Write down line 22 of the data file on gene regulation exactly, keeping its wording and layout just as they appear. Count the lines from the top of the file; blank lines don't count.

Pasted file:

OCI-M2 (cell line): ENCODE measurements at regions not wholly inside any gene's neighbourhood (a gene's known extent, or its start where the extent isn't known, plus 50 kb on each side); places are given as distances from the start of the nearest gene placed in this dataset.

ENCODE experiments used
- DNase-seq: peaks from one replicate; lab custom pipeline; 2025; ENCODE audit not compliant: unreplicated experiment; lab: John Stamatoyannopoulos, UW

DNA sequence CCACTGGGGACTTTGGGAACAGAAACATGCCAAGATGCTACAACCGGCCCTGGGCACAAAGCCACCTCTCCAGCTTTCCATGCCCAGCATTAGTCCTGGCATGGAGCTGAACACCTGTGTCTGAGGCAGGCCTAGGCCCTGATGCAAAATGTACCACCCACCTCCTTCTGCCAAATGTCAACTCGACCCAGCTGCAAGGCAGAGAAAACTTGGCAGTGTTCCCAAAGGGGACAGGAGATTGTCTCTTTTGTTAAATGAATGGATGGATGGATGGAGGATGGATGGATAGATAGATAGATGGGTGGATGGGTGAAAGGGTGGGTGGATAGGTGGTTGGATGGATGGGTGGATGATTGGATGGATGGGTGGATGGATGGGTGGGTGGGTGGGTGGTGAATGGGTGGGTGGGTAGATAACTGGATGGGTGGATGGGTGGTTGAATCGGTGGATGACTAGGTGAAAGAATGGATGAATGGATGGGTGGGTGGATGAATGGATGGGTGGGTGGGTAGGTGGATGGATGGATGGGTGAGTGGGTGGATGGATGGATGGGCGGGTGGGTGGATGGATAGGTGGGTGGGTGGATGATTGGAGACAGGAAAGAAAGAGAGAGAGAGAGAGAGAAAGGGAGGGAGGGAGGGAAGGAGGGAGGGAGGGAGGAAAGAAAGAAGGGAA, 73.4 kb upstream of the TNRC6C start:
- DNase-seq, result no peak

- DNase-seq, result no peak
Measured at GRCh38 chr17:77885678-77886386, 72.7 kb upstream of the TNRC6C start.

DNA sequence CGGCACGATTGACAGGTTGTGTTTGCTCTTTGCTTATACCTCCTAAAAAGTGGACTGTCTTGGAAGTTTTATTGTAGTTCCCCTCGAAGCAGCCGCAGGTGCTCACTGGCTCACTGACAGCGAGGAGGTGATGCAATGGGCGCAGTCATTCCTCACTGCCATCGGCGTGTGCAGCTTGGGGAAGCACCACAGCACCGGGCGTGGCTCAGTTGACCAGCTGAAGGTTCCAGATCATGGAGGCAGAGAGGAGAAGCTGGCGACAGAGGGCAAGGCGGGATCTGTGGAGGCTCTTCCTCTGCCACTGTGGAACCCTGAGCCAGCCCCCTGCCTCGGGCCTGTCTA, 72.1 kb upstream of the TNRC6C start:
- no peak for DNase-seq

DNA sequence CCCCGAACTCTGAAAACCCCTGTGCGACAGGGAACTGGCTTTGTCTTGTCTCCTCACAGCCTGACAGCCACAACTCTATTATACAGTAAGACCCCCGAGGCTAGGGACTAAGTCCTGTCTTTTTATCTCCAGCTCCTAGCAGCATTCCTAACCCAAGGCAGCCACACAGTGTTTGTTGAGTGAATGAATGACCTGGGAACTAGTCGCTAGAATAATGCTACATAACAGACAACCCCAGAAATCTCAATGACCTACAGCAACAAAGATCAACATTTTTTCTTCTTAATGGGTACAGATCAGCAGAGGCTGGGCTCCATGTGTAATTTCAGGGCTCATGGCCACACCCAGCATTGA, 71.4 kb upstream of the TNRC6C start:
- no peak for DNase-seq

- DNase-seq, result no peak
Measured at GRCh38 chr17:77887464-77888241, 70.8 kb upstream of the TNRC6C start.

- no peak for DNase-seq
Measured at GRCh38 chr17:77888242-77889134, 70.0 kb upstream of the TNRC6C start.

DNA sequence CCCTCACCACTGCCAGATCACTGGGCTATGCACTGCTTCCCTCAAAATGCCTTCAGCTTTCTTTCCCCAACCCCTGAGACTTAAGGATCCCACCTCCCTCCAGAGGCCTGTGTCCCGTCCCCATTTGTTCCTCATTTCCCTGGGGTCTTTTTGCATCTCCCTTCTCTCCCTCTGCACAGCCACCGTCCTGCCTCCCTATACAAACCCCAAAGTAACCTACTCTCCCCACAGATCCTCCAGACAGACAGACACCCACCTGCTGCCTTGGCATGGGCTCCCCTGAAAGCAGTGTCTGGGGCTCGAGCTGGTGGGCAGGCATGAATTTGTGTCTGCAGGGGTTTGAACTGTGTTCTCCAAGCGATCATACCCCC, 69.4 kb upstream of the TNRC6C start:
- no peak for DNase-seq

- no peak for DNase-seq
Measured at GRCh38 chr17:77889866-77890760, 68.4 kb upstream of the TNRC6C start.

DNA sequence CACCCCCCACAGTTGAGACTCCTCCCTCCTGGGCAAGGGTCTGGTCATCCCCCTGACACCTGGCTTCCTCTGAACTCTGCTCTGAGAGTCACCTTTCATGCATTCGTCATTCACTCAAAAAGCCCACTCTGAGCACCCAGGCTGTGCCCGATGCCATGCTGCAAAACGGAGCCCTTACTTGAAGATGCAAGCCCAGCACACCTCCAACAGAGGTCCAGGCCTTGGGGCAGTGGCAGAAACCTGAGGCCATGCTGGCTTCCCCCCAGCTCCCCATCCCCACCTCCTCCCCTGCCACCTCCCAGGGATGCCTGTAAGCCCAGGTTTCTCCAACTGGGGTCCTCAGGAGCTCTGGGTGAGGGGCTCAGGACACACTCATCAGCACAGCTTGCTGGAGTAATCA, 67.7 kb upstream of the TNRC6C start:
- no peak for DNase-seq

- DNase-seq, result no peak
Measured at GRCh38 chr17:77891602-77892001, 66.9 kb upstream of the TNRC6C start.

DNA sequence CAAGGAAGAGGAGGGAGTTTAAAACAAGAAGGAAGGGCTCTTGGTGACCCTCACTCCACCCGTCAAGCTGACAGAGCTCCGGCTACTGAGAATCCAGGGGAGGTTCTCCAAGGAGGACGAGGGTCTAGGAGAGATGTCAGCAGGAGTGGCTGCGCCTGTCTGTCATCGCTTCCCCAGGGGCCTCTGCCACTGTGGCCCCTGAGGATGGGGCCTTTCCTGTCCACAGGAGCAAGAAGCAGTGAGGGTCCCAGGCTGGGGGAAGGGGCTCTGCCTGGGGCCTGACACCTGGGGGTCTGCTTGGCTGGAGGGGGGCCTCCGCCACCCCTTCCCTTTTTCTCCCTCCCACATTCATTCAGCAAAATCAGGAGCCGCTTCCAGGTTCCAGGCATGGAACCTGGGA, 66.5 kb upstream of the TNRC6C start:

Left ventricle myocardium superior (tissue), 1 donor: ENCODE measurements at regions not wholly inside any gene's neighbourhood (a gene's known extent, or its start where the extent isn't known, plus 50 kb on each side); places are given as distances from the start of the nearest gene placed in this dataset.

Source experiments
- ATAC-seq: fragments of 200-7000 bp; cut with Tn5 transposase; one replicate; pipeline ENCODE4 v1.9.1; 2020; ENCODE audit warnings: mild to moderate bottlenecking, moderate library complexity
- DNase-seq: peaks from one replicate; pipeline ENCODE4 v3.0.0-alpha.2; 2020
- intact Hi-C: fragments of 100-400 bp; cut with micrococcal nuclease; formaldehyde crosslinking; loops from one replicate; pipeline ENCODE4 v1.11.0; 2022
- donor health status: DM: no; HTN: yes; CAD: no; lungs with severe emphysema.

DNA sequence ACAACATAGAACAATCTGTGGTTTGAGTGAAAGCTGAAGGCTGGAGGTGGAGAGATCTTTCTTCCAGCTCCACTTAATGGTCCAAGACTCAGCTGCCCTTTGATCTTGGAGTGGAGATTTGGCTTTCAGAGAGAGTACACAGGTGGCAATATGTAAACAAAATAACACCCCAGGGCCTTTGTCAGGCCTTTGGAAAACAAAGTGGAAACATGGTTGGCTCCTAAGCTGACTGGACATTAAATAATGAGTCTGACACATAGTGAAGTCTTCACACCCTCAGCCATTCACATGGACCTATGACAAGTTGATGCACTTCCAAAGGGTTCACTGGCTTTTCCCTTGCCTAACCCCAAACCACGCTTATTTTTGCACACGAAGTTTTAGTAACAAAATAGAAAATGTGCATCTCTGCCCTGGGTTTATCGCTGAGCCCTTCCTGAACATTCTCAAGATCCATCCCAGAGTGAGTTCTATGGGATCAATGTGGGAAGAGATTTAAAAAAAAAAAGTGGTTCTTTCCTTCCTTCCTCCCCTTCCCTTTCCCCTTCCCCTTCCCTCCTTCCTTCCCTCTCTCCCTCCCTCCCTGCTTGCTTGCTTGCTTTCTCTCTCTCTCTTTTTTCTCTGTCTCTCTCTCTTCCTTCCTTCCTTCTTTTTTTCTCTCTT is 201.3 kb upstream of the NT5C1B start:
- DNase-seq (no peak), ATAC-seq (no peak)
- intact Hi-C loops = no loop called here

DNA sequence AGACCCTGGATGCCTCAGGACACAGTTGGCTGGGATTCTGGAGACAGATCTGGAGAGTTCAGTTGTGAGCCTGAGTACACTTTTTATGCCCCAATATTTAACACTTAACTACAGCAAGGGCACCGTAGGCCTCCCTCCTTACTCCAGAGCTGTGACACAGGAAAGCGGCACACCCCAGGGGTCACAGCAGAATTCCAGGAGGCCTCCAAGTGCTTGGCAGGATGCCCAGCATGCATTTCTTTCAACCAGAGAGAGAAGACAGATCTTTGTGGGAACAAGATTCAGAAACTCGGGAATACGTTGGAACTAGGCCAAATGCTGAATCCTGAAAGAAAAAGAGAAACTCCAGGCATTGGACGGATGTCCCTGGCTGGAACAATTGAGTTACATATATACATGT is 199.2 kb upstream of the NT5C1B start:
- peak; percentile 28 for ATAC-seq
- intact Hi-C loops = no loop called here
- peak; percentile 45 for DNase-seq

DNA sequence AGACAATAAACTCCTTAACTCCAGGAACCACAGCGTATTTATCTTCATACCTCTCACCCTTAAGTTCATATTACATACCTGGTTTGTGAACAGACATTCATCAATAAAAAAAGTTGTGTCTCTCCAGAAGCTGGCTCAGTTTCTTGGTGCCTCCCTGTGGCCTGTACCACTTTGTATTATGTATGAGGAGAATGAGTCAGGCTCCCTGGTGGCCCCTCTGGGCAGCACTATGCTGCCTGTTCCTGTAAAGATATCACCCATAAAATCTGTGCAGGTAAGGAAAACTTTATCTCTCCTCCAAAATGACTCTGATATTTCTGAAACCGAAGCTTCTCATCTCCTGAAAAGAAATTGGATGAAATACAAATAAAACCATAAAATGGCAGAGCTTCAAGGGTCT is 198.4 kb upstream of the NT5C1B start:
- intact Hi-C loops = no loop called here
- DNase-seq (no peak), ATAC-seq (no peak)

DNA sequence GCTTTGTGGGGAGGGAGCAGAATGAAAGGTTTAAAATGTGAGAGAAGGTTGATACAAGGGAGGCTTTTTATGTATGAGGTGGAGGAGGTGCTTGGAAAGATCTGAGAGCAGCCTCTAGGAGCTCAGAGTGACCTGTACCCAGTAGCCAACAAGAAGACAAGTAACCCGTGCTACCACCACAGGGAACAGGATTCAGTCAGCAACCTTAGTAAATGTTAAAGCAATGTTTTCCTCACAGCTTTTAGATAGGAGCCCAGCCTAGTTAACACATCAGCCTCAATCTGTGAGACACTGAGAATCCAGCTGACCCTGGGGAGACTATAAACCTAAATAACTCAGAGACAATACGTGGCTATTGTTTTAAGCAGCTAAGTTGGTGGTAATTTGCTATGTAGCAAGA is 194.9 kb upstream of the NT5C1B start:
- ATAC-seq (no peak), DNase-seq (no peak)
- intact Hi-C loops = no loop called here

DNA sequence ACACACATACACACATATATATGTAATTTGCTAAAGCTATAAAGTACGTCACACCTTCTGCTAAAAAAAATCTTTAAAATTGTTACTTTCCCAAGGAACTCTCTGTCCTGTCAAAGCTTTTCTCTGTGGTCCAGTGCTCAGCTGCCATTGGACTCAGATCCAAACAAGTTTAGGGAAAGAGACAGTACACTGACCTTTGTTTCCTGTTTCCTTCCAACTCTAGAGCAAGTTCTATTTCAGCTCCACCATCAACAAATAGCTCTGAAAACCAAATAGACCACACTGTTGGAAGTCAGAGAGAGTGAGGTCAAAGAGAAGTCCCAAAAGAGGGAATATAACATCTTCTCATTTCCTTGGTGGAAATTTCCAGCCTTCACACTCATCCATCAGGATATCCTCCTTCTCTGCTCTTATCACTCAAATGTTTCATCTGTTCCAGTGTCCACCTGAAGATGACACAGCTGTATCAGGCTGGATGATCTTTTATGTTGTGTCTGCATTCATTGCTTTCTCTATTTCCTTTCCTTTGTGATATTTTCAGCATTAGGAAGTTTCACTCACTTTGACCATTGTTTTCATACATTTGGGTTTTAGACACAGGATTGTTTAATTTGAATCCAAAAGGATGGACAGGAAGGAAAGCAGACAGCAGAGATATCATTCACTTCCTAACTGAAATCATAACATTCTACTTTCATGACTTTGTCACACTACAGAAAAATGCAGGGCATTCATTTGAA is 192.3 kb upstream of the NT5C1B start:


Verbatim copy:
- DNase-seq, result no peak